The Iberian firm now has a weighty portfolio of Energy Charter Treaty claims
|People in Who’s Who Legal||2|
|Pending cases as counsel||37|
|Value of pending counsel work||US$3.6 billion|
|Current arbitrator appointments||1 (of which 0 is as sole or chair)|
|Lawyers sitting as arbitrator||1|
Cuatrecasas Gonçalves Pereira was born of a 2003 merger between two 80-year-old firms from Spain and Portugal. Initially, the firm’s international arbitration work rarely strayed from the Iberian Peninsula, but after a surge in Latin America and North Africa-related cases in 2007, it began to expand its focus.
The practice has gone from being one of the first Iberian firms invited to pitch for major work, to now winning some of those pitches ahead of the big Anglo-Saxon firms. You will find it acting opposite large international firms almost as often as against other Spanish names. Meanwhile, its Latin American regional international arbitration practice is also recognised in various legal directories as a front runner.
Recently, it’s become more prominent in the investment arbitration arena as a result of Spain’s cuts to renewable energy subsidies. The firm is advising investors in around seven Energy Charter Treaty cases relating to those reforms, including the first ICSID claim ever brought by a Japanese investor. Partner Pedro Claros has been leading the work on those cases, which have a combined value of around €1.7 billion.
The firm handles a fair number of ICC arbitrations, with its caseload having steadily increased in recent years. Spanish clients remain the key users, but EU and US companies have also retained the firm of late, and it has also received instructions from Portuguese former colonies: one over the construction of an airport on the island of Cape Verde, and the other over an oil exploration project in Angola.
Of its 14 Spanish offices, Madrid, Barcelona and Seville are the key arbitration hubs, while Lisbon, Paris and São Paulo are also home to leading names. The arbitration practice has further access to operations in London, Brussels, New York, Shanghai and Casablanca.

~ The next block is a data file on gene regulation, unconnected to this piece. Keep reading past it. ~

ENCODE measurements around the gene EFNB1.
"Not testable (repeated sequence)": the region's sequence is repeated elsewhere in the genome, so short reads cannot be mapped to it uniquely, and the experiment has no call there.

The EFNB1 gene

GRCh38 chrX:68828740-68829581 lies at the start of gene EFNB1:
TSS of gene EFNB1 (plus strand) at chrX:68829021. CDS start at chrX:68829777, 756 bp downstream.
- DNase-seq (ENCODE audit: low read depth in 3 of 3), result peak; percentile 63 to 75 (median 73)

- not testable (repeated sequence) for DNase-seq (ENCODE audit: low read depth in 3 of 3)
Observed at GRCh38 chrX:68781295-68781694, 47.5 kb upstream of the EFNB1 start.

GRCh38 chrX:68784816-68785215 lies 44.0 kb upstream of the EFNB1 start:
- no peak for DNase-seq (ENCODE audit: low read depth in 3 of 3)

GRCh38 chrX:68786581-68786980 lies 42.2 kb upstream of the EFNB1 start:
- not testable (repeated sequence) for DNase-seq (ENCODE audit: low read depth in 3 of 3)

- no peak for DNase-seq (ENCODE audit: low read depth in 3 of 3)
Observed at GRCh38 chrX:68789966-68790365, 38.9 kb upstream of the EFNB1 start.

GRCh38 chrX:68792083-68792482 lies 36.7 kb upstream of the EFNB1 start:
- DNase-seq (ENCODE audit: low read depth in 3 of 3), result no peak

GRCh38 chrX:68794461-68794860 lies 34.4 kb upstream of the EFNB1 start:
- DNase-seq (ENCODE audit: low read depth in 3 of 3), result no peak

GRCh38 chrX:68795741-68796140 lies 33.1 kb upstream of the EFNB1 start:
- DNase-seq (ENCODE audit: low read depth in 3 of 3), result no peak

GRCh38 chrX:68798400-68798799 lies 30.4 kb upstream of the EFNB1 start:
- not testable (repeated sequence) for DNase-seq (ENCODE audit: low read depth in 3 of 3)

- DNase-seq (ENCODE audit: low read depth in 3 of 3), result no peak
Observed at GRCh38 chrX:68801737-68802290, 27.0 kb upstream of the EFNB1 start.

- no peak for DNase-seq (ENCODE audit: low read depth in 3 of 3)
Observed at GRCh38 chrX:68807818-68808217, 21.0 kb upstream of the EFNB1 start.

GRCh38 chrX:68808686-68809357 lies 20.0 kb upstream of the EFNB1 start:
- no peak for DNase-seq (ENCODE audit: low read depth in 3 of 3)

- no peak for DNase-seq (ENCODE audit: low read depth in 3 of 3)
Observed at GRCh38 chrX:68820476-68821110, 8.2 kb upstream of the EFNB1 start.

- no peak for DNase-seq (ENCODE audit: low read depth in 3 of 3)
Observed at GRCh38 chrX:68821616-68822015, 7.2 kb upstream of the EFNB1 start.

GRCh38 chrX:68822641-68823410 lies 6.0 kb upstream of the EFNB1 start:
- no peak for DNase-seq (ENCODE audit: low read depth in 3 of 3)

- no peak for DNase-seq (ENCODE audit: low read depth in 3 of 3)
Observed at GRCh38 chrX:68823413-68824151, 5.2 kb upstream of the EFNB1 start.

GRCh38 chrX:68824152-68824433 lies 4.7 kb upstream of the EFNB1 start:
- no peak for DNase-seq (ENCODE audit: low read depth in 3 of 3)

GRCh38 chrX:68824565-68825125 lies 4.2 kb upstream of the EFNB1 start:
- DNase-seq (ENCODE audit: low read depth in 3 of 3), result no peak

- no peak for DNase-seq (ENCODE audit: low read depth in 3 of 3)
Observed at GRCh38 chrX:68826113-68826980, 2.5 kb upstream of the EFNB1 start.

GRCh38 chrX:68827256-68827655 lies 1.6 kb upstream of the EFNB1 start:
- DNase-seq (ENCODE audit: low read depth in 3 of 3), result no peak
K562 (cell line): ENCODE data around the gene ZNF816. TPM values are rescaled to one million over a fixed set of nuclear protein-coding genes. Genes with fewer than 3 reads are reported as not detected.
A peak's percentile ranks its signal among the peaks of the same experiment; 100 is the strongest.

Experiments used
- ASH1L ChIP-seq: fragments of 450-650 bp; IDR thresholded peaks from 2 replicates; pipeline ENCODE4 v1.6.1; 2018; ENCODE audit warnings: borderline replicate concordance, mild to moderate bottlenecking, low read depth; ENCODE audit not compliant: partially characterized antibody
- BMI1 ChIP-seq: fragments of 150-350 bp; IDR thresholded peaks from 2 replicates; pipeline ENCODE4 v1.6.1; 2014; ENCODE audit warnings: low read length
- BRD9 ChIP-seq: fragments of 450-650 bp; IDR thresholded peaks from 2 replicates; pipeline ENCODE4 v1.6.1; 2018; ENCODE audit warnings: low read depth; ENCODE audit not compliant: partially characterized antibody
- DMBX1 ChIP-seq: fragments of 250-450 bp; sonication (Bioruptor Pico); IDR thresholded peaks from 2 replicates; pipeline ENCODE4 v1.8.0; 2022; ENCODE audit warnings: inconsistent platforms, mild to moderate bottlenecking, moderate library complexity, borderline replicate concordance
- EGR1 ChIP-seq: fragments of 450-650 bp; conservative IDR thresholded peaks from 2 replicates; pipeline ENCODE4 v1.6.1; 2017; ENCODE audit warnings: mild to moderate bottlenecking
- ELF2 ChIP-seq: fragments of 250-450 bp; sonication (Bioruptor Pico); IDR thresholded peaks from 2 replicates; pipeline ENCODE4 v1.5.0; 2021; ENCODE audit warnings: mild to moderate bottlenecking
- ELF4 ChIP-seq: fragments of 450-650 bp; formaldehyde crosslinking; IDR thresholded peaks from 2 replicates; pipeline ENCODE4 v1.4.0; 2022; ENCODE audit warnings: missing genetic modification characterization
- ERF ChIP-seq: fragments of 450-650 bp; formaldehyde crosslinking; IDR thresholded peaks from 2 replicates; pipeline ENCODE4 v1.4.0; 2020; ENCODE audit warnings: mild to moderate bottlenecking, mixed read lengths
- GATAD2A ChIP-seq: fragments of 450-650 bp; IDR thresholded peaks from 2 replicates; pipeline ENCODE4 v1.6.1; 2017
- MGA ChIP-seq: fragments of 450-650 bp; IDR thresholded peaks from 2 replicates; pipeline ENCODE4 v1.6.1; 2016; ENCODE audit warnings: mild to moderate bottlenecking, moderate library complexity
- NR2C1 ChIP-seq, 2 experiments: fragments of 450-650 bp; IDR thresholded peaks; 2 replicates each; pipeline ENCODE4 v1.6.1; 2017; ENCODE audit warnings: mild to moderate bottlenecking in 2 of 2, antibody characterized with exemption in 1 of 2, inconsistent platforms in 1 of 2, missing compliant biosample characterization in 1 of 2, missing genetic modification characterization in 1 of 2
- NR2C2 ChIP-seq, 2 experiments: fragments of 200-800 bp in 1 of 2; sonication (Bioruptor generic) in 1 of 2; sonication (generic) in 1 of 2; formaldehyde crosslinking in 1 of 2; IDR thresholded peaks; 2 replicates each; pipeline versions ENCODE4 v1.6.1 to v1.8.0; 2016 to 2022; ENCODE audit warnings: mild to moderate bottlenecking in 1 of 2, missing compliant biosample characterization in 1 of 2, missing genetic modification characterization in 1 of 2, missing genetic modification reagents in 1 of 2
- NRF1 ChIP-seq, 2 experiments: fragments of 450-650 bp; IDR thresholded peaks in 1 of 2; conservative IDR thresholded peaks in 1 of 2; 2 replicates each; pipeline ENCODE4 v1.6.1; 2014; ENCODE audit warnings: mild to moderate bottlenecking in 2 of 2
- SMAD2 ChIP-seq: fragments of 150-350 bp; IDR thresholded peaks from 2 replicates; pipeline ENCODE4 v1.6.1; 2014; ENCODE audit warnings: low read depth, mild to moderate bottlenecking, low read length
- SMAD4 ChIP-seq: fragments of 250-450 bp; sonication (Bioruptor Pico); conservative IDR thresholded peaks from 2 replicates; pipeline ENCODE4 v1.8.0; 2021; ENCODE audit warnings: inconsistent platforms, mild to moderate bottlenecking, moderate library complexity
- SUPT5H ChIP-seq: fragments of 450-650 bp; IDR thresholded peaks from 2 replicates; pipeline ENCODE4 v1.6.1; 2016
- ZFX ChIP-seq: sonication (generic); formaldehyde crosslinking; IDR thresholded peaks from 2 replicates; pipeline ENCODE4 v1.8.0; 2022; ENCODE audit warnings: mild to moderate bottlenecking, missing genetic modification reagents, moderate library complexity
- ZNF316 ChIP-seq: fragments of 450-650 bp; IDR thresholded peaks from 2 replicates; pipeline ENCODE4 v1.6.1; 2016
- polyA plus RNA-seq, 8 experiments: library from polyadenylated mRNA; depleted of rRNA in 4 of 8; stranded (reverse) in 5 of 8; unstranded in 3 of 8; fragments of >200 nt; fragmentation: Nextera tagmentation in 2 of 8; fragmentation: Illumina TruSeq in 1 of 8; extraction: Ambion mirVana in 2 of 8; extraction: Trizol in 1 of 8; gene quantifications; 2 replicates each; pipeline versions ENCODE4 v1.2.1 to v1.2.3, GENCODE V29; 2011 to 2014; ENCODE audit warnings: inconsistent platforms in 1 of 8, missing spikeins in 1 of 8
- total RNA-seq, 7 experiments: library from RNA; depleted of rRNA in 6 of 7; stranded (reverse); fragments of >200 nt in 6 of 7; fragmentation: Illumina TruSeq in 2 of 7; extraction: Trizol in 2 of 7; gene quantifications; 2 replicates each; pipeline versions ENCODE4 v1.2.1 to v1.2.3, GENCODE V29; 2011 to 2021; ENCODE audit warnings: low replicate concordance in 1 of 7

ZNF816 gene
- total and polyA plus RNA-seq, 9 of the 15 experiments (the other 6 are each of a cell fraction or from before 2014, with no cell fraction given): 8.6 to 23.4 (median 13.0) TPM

More significantly, perhaps, it has associations with two law firms in Lusophone Africa: Sousa Abogados in Luanda, Angola; and Couto, Graça & Associados in Maputo, Mozambique.
Who uses it?
Clients traditionally hailed from Iberia and Latin America, but an increasing number are from other parts of the world. They include Spain’s Abengoa Group, Argentina’s Pluspetrol, France’s Engie, Germany’s BayWa, the US’s NextEra Energy and Japanese clients JGC, Mitsubishi and Matsui.
Cuatrecasas achieved a striking result in 2015 while defending Argentina’s Pampa Energía in an ICC dispute with Spanish construction group Isolux over the upgrade of a power plant. The firm succeeded in knocking out almost all of a US$200 million claim and prevailed on a counterclaim worth US$45 million.
In 2013, it won US$140 million for a US private equity firm in a Madrid-seated ICC case against a Luxembourg fund. The same year, it helped Abengoa win US$110 million in two New York-seated ICC arbitrations. The awards survived a challenge in the Second Circuit.
The firm secured a US$45 million payout to US-Spanish toll-road consortium Codacsa in a London-seated ICC case against the Dominican Republic. The state paid the award in 2013.
In 2012, the firm won a US$2 million SCC award against Russia for a group of Spanish investment funds with a small stake in Yukos Oil Company, though the award was overturned in Sweden four years later.
Cuatrecasas has also won an investment arbitration against Cuba (albeit a small one). The case took place at the ICC and was brought by a medium-sized Spanish company. The firm was sole counsel to the claimant and won a US$2.8 million award.
A Cuatrecasas team also represented a motorway concessionaire in a €530 million Lisbon-seated arbitration against the Portuguese government, where it prevailed on part of its claims.
An international consortium instructed the firm for a US$200 million ICSID claim against Peru over a delayed project to build a metro line in Lima. The firm has also been representing Portuguese energy group EIP in a €16 million claim against Angolan telecoms group Telectrinf before the Portuguese Chamber of Commerce and Industry.
Several of the firm’s cases against Spain are advancing, with ICSID tribunals in three cases declining Spain’s request to consider jurisdictional objections separately from the merits.
Francisco Castillo of Dow Chemical Ibérica has been using the firm for a number of cases at the Madrid Chamber of Commerce. He is “extremely happy” with the results, praising partner Esther de Félix and associate counsel María Pérez Carrillo for their “detailed organization of the whole dossier, intense work, and vision”.
Fernando Bergon of renewable energy firm NextEra says the Cuatrecasas team “stands out for its strong academic skills”. Partner Alberto Fortún is “a brilliant lawyer” who “always thinks out of the box and quickly grasps all components of the case”.
Roberto García, general director of Codacsa, commends the “very solid and hard-working” team in Madrid, noting that the lead partner on one important case even postponed his honeymoon in order to meet a deadline imposed by the client.